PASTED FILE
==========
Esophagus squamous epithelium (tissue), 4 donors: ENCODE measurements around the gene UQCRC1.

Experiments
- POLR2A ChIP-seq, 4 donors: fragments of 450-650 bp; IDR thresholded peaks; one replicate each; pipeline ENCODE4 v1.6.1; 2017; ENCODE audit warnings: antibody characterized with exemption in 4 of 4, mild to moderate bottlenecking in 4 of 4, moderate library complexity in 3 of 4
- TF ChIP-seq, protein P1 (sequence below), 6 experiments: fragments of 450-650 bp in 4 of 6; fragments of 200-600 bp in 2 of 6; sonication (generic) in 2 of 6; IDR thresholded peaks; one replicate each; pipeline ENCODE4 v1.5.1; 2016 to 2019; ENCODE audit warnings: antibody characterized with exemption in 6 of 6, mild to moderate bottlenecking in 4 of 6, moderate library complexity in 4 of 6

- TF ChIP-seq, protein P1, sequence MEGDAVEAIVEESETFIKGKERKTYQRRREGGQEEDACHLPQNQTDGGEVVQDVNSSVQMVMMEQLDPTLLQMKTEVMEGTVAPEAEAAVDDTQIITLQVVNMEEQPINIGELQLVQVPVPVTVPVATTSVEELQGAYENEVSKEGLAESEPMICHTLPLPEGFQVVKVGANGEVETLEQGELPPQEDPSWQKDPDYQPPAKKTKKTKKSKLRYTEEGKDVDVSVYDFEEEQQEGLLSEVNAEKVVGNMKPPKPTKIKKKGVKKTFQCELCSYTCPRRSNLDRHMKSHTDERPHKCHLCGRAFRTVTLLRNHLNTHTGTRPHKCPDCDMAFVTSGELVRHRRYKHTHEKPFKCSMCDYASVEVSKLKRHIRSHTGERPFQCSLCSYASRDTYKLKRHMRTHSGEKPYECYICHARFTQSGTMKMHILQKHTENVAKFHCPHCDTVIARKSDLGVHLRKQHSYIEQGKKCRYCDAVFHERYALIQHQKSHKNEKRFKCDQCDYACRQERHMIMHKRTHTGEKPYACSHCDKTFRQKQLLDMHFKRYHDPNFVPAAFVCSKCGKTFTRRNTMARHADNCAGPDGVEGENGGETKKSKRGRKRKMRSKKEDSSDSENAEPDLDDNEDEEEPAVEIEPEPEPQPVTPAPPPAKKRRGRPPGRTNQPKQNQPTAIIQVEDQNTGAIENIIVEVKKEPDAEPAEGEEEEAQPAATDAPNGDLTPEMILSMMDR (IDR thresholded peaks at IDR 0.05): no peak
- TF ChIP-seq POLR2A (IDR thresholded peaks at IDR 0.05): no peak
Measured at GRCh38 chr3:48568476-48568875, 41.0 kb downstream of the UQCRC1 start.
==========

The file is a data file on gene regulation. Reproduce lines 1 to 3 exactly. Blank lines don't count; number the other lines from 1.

Esophagus squamous epithelium (tissue), 4 donors: ENCODE measurements around the gene UQCRC1.

Experiments
- POLR2A ChIP-seq, 4 donors: fragments of 450-650 bp; IDR thresholded peaks; one replicate each; pipeline ENCODE4 v1.6.1; 2017; ENCODE audit warnings: antibody characterized with exemption in 4 of 4, mild to moderate bottlenecking in 4 of 4, moderate library complexity in 3 of 4